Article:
Indianapolis Museum of Contemporary Art reopens July 13 with a new look and a new plan for growth.
The changes come as its primary funder is scaling back support-and backing a competing contemporary art museum planned for Carmel.
That does not deter Executive Director Kathy Nagler from her efforts to develop IMOCA. Nagler, 51, was hired last summer to replace local arts enthusiast Jeremy Efroymson, whose family foundation also was its main funder.
The Indianapolis-based Efroymson Fund helped get the museum started in 2001 when a group of Indianapolis residents thought the city needed an outlet for cutting-edge art, said Efroymson, 38.
"In order to have creative people in this community, we have to have a wide variety of ways for them to engage in the community," he said. "There's a lot to explore in art."
Efroymson stepped aside last year to give IMOCA a chance to go in its own direction. Nagler arrived with an ambitious agenda: Transform the gallery to meet museum standards and diversify the museum's grant-heavy revenue stream. The Efroymson Fund provided 62 percent of its $280,333 revenue last year, according to federal tax filings.
Existing grants will expire in mid-2008, though. Plans call for boosting revenue by increasing memberships and securing more grants. Already this year, IMOCA has more than $150,000 in grants. Nagler hopes to increase membership from about 150 to 500 by year-end.
She also tripled the number of board members to 15.
The museum was closed for three months while walls were built to block the light coming through its two storefront windows. Nagler still wants to replace the building's fluorescent lighting and add offices in the 1,100-square-foot gallery.
Still, she's not looking to expand. In January, she spoke with Carmel officials about opening a gallery there, but decided against it. She did not want to think about adding a second location until she's certain IMOCA can sustain itself.
To cut costs, Nagler plans to eliminate two of the six exhibits the museum stages each year.
Having fewer shows might complicate the membership drive, said local fundraising consultant Mike Laudick, unless the museum explains its financial situation upfront.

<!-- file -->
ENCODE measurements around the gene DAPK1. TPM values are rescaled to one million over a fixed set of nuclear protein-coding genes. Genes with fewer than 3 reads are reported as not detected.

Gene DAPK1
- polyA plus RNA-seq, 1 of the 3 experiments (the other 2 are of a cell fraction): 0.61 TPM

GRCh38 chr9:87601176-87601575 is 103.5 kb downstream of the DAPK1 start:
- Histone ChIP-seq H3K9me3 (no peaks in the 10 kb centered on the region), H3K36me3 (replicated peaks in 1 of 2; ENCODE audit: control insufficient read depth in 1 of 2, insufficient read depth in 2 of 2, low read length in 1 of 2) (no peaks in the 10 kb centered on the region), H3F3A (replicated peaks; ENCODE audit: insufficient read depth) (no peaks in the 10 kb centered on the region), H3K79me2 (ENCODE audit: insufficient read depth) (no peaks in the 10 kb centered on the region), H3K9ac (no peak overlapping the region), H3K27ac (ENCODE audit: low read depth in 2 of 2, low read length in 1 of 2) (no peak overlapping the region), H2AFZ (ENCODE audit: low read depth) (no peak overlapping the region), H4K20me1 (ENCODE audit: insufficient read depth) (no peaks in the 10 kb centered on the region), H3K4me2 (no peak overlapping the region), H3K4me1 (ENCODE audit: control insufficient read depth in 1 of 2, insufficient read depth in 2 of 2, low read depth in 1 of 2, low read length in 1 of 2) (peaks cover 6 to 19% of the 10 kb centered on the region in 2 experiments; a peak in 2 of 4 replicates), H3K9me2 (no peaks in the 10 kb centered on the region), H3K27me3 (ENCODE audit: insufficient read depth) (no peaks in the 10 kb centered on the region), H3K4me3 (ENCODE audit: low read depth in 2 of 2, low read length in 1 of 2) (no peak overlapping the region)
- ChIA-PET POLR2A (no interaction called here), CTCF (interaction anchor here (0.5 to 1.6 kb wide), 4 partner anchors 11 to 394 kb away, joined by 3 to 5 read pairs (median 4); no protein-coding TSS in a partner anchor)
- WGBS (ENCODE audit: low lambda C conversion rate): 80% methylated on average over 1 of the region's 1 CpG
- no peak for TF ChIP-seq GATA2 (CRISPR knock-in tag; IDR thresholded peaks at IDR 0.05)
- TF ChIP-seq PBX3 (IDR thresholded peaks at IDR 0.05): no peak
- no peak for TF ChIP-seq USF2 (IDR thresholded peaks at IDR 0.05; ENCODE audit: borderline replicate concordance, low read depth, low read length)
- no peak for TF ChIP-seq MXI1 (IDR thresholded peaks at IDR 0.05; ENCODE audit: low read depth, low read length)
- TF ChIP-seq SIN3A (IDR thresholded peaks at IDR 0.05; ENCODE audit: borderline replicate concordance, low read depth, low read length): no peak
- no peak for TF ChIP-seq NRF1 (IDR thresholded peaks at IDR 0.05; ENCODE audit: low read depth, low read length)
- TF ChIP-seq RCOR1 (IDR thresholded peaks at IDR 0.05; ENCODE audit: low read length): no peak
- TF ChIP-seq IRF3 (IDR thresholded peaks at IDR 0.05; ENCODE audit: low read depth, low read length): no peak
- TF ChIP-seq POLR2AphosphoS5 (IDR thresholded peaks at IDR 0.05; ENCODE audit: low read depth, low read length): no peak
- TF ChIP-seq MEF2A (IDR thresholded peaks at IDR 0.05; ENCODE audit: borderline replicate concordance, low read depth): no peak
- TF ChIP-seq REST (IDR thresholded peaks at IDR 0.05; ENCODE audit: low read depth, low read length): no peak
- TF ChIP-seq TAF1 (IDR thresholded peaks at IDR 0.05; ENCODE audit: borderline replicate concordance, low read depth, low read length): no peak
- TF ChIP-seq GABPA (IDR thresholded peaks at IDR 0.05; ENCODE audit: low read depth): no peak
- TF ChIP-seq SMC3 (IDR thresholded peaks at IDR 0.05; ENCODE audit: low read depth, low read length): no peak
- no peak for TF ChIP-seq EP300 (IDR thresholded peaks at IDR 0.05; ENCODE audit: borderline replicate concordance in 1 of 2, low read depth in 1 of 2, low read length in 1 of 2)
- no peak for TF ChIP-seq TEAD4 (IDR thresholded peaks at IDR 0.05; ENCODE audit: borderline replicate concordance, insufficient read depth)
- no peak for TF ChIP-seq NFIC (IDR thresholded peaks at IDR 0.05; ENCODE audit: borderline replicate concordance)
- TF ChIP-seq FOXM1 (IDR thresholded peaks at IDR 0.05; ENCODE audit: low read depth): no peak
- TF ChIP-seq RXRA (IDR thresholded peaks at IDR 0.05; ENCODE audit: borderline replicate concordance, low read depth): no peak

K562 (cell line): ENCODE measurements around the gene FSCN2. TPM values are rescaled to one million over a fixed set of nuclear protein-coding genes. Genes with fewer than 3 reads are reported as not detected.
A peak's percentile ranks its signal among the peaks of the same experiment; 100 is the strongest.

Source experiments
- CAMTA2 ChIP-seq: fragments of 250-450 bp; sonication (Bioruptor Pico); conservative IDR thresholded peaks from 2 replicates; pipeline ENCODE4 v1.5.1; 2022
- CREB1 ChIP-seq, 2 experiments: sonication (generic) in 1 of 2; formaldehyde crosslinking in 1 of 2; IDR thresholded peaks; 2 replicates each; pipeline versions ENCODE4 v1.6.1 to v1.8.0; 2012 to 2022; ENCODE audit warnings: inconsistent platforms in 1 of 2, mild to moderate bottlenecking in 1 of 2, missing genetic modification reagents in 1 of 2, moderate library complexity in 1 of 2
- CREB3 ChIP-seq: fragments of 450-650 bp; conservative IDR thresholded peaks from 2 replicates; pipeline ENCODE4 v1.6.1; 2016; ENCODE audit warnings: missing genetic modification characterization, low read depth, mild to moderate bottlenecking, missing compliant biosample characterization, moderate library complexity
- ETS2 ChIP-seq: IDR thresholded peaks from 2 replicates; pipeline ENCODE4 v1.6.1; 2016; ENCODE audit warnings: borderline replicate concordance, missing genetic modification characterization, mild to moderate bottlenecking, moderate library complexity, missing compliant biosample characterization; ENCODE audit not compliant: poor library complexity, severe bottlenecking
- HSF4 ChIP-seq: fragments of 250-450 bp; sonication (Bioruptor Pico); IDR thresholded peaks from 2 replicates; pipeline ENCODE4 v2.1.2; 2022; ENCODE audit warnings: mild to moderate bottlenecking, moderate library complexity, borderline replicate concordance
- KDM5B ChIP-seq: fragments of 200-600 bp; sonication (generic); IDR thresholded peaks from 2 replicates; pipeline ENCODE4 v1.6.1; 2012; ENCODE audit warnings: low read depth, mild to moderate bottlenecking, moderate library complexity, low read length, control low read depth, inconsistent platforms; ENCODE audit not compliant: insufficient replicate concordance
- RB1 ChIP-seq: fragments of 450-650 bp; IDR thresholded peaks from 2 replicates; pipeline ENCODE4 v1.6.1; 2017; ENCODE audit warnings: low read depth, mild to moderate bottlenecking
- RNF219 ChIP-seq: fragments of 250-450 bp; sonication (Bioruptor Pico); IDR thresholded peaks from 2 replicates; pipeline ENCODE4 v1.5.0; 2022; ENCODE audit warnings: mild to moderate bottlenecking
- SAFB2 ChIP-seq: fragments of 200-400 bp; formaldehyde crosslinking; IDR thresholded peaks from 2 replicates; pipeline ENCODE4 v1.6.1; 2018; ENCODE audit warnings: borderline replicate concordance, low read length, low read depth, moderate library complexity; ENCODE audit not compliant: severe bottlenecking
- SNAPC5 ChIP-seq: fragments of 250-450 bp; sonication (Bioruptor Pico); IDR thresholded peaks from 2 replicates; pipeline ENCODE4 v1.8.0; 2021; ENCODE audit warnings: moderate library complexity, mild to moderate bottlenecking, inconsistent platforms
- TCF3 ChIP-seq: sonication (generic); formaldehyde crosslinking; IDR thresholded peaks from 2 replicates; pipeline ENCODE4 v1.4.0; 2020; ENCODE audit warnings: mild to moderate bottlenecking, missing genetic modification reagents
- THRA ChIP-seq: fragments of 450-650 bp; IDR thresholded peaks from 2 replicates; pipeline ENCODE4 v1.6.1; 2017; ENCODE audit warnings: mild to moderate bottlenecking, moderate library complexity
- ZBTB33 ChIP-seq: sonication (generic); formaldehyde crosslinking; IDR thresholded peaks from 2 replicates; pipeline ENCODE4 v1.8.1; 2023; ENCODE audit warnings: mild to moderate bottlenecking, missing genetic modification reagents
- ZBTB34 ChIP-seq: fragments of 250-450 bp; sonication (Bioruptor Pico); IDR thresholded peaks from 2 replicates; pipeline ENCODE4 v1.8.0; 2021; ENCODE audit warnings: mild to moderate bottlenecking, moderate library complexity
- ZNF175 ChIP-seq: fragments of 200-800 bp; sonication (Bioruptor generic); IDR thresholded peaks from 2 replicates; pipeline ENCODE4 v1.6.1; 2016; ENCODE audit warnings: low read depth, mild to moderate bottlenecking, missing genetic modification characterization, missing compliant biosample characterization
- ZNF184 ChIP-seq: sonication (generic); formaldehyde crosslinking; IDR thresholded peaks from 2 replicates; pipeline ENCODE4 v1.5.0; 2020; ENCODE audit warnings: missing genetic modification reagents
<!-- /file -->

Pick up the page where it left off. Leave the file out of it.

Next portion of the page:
"If you educate [members] on why you're doing something ... people are more receptive," said Laudick, 47, of Laudick/Brown & Associates. "No one likes surprises."
If Nagler's plan succeeds, she'd like to work toward a million-dollar budget within two years.
That's an ambitious goal, said Bryan Orander, 50, president of Indianapolisbased Charitable Advisors LLC-to achieve it, art patrons would have to help the museum in a substantial way.
"The positive thing is that a couple [of] foundation grants and a handful of generous donors can make a big dent in their revenue," he said. "If they can sustain themselves for two or three years, they might be able to ... make it work."
Still, that could be an even bigger challenge with Carmel's Midwest Museum of Contemporary Art opening in September. Having two similar museums could be a distraction, Orander said.
Nagler, however, said IMOCA's increased attendance and new grants are evidence that it's on the right track-and MiCo cannot change that.
Efroymson agreed, comparing the situation to having more than one grocery store or gas station in an area. Customers don't complain if there are more than one of those, he said.
Still, he acknowledged that neither museum can make it long term without community support.
"Individual people can start ventures, but after a while, the community has to come in," he said. "It'd be nice if some of the larger funders in the city would start to support smaller ventures and take some chances. ... They may or may not succeed, but if you want Indy to be an entrepreneurial city, then support those entrepreneurial ventures."